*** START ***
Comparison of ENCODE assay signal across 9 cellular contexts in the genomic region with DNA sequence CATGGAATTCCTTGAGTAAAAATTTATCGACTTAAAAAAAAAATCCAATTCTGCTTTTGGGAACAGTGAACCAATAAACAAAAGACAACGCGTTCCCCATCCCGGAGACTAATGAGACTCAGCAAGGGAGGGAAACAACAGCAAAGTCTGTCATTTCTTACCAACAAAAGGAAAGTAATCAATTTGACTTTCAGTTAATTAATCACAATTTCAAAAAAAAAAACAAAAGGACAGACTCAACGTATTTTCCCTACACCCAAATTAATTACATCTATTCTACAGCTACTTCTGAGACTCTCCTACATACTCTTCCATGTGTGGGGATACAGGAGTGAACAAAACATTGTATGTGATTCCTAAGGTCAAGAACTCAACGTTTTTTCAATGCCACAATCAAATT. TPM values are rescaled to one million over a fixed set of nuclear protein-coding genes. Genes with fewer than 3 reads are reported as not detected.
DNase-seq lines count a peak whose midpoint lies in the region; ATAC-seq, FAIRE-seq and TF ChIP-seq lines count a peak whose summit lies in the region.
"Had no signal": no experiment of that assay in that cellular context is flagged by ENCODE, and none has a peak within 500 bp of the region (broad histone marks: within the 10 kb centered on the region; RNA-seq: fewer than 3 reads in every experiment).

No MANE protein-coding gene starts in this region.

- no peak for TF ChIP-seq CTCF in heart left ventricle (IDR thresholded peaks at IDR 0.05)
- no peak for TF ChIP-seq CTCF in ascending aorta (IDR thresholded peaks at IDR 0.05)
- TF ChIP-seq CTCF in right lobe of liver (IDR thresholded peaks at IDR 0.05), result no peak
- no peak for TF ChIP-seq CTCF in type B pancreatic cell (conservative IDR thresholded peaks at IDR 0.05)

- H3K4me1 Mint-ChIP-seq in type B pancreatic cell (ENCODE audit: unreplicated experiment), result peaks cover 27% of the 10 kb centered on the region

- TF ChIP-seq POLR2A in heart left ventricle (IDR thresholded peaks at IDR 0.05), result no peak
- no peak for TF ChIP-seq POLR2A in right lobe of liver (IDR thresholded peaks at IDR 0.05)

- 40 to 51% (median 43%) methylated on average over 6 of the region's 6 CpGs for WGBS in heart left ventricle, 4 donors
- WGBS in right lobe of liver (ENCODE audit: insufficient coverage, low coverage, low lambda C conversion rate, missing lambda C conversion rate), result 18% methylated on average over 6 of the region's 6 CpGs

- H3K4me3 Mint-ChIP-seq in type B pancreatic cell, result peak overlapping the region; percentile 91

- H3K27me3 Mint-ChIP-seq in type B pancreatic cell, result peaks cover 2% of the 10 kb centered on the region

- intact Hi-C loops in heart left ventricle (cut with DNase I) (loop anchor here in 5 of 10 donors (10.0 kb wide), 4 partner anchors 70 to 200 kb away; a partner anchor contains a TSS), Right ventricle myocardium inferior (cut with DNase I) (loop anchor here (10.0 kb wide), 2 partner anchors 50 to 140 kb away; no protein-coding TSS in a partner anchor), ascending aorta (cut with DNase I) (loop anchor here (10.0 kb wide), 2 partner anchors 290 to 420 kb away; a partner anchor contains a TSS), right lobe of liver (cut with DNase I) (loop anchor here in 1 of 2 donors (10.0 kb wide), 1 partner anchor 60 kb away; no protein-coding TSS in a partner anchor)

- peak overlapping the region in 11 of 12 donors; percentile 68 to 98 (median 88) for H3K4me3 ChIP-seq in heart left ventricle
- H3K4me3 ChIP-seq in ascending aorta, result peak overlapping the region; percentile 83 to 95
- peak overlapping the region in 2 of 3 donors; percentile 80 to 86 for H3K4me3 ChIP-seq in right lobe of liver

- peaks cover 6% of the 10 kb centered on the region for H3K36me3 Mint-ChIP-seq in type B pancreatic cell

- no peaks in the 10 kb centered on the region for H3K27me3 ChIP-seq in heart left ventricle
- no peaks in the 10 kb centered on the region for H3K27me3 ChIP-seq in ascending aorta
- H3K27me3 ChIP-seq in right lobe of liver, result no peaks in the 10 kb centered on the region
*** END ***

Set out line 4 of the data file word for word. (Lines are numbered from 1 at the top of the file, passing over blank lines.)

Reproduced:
No MANE protein-coding gene starts in this region.